rt s d +
+ v in
= v sg
 vt
 (gm + gmb )v sg
Cgs +Cbs Cgd +Cbd g,b +
v out
 gl g,b No Miller effect, just as in commonbase. Common gate, substrate shorted to source
This is the connection used in the design problem.
Cbd
rt
+ vt
 go s,b +
v in
= v sg
g d gmv sg
Cgs Cgd +
v out
 gl g Now Cbd shows up in the Miller position.
Clif Fonstad, 12/3/09  But note that the gain is positive, so (1Av) is negative and Cgs(1Av)Cbd
is < Cgs, i.e. the Miller effect helps! Lecture 23  Slide 16 The cascode when the substrate is grounded:
VBS ≠ 0 (alternative to VBS = 0 as V+ in the design problem circuit) Schematic: Commonsource Q1 Q2 +
V IN+vin
 gl Commongate +
V OUT+vout
 VCommongate L.E.C. when VGS ≠ 0:
go
d
g,b
+
(gm + g mb )vsg
vin
= vsg
s
s
Clif Fonstad, 12/3/09 * The effective
transconductance
is increased by the
substrate
generator term.
Lecture 23  Slide 17 The cascode when the substrate is grounded, cont: VGS ≠ 0
ro2
L.E.C.: +
vgs1 gm1vgs1
ro1 Av = v out
=
v in g +
l  (gm2+gmb2 )vgs2 vgs2
+ "gm1
g01
(gl + g02 )
(gm 2 + gmb 2 + g02 ) +
rl vout
#o " gm1
gl + g01 g02
(gm 2 + gmb 2 ) The equivalent transistor, QCC: ! g d +
vgsCC
s gmCC vgsCC roCC  Clif Fonstad, 12/3/09 gm,CC = gm1 s VA,CC " VA1 ro,CC " r01 go 2 (gm 2 + gmb 2 ) The output resistance is even higher! ! (gm 2 + gmb 2 ) go 2
Lecture 23  Slide 18 The cascode when the substrate is grounded, cont:
High frequency issues:
L.E.C. of cascode: can't use equivalent transistor idea here
because it didn't address the issue of the C's! ro2
Cgd1 g1
+
vgs1 gm1vgs1 s1,b1,b2 Cgs1 ro1 Voltage gain ≈ 1 so
minimal Miller effect. d2
+ d1,s2,b2
 (gm2+gmb2 )vgs2
Cgd2 +Cbd2
Cdb1 +Cgs2 +Cbs2 vout vgs2
+
s1,b1,g2,b2 rl
g2,b2 Voltage gain ≈ gmrl,
without Miller effect. Commonsource gain without the Miller effect penalty!
Clif Fonstad, 12/3/09 Lecture 23  Slide 19 Multistage ampliﬁer analysis and design: The µA741 Figuring the circuit out: Emitterfollower/
commonbase "cascode"
differential gain stage EF
CB The full schematic
© Source unknown. All rights reserved.
This content is excluded from our Creative Commons license. For more information, see http://ocw.mit.edu/fairuse. Pushpull
output Current mirror load
Darlington commonemitter gain stage Simpliﬁed schematic © Source unknown. All rights reserved. This content is excluded from our Creative Commons license.
For more information, see http://ocw.mit.edu/fairuse. Clif Fonstad, 12/3/09 Another interesting discussion of the µA741:
http://en.wikipedia.org/wiki/Operational_amplifier Lecture 23  Slide 20 Multistage ampliﬁer analysis and design: The µA741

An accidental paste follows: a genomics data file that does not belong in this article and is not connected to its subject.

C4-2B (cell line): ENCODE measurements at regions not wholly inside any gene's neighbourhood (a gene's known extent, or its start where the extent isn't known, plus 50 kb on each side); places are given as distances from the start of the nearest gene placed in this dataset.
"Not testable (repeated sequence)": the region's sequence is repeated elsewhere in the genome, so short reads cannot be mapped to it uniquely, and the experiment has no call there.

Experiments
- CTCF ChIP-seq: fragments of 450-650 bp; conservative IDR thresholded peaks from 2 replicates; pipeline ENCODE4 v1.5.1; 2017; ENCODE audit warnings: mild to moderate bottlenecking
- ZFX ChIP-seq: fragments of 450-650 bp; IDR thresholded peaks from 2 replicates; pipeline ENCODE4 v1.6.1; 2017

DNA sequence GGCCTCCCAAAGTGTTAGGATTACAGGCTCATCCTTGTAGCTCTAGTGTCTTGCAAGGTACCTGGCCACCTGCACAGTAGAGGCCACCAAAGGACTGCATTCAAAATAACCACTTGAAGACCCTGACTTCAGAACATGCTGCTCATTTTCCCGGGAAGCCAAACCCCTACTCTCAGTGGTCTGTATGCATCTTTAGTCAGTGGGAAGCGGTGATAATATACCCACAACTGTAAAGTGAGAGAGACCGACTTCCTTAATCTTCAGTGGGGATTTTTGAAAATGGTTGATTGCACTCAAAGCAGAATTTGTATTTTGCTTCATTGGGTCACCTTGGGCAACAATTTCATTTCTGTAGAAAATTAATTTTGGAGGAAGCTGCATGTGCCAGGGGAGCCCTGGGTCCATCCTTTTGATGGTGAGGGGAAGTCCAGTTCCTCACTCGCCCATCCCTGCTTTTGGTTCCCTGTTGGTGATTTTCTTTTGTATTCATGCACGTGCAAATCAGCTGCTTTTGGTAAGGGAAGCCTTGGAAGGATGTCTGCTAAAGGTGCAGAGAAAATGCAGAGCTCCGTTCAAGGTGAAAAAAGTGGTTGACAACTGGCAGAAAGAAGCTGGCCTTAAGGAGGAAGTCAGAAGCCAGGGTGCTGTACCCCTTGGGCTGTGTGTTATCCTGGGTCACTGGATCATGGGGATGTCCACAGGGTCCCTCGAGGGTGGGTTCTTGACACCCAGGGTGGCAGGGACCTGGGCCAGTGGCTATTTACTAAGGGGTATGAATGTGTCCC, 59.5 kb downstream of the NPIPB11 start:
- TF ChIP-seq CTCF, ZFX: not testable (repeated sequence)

The chip: a bipolar IC Capacitor Resistors Transistors Bonding pads © Source unknown. All rights reserved. This content is excluded from our Creative Commons license. For more information, see http://ocw.mit.edu/fairuse. Clif Fonstad, 12/3/09 Lecture 23  Slide 21 Multistage amplifier analysis and design: The µA741 Why is there a capacitor in the circuit?: the added capacitor
introduces a low
frequency pole. Without it the gain
is still greater than 1
when the phase shift
exceeds 180˚ (dashed
curve). This can result
in positive feedback
and instability. Clif Fonstad, 12/3/09 Low
frequency
pole With it the gain
is less than 1 by
the time the phase
shift exceeds 180˚
(solid curve). Lecture 23  Slide 23 6.012  Microelectronic Devices and Circuits Lecture 23  Circuits at High Frequencies  Summary Bounding midband  finding ωHI, ωLO
ωHI: Find the resistance in parallel with each device capacitor assuming the
such device capacitors are open circuits, calculate all the RC time
constants, and add them. The inverse is a lower bound on ωHI.
ωLO: Find the resistance in parallel with each bias capacitor assuming the
other such capacitors are short circuits, calculate all the 1/RC frequencies,
and add them. This sum is an upper bound on ωLO. The Miller effect: why Cgd is so important
The concept: a capacitor shunting a gain stage looks larger by (1  Av)
Examples: (1) The Miller effect magnifies Cgd in commonsource stages;
(2) There is no significant Miller effect impact on commongate stages or
on sourcefollowers; (3) The Miller effect is used in the µA741 to get the
relatively large capacitor needed to stabilize it. The Marvelous cascode
Concept and ωHI: Current gain from a CS stage and voltage gain from
a CG to circumvent the Miller effect.
Output resistance: significantly larger than CS alone.
The costs: The added device increases the voltage distance away from
the rails and limits voltage swings
Clif Fonstad, 12/3/09 Lecture 23  Slide 24 MIT OpenCourseWare
http://ocw.mit.edu 6.012 Microelectronic Devices and Circuits
Fall 2009 For information about citing these materials or our Terms of Use, visit: http://ocw.mit.edu/terms. ...
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This note was uploaded on 11/07/2011 for the course COMPUTERSC 6.012 taught by Professor Charlesg.sodini during the Fall '09 term at MIT.
 Fall '09
 CharlesG.Sodini